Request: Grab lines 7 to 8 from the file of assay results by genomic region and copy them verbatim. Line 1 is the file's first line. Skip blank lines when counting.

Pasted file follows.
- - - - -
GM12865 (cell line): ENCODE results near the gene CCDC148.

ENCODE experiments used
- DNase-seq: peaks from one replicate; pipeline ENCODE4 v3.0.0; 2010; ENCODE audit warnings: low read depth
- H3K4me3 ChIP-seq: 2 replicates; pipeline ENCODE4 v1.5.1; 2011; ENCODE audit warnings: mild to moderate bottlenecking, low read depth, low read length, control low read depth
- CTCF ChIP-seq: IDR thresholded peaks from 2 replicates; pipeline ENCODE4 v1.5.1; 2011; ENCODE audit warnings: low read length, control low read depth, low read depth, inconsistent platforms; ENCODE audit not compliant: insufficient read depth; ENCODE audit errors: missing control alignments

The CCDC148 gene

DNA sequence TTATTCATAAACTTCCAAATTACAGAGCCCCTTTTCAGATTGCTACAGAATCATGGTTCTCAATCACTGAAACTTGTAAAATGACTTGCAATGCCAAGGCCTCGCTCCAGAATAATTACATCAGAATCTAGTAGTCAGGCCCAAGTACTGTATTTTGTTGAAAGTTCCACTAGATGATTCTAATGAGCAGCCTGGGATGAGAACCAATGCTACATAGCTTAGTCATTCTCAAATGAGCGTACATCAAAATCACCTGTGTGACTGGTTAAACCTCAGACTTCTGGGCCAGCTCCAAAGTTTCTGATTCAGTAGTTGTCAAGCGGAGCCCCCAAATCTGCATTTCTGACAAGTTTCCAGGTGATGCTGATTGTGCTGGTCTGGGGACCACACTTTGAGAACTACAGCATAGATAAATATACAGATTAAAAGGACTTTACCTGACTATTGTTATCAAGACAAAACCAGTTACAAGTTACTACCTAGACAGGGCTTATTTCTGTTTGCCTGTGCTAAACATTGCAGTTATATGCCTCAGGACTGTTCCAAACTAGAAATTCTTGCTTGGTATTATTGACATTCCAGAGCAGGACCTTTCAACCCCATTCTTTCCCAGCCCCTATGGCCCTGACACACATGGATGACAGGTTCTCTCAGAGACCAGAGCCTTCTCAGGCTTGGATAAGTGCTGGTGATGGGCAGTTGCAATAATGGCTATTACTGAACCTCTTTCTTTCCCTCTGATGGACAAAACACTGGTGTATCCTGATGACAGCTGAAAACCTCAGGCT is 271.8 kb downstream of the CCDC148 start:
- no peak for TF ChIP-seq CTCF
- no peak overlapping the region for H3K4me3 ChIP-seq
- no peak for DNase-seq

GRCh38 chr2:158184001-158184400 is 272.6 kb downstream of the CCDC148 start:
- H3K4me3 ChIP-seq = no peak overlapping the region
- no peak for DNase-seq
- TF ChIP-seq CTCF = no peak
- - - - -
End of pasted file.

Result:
DNA sequence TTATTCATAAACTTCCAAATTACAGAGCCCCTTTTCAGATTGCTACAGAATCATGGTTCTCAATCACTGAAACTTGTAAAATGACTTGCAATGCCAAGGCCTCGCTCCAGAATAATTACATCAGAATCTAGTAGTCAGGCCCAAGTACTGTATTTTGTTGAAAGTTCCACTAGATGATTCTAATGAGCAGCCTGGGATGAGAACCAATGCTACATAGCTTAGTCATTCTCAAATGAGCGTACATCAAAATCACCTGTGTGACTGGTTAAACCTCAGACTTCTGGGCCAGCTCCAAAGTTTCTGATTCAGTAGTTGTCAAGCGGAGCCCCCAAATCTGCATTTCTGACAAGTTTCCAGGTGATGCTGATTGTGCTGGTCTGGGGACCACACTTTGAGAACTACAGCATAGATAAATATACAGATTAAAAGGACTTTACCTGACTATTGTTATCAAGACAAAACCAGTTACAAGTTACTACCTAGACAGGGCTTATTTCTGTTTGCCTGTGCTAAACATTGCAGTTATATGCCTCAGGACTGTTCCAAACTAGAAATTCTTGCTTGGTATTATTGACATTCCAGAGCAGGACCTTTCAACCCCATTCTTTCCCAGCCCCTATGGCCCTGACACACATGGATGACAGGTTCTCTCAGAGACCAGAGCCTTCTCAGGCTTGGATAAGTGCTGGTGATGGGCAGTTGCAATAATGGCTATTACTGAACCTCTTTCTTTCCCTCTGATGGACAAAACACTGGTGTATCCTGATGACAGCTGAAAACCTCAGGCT is 271.8 kb downstream of the CCDC148 start:
- no peak for TF ChIP-seq CTCF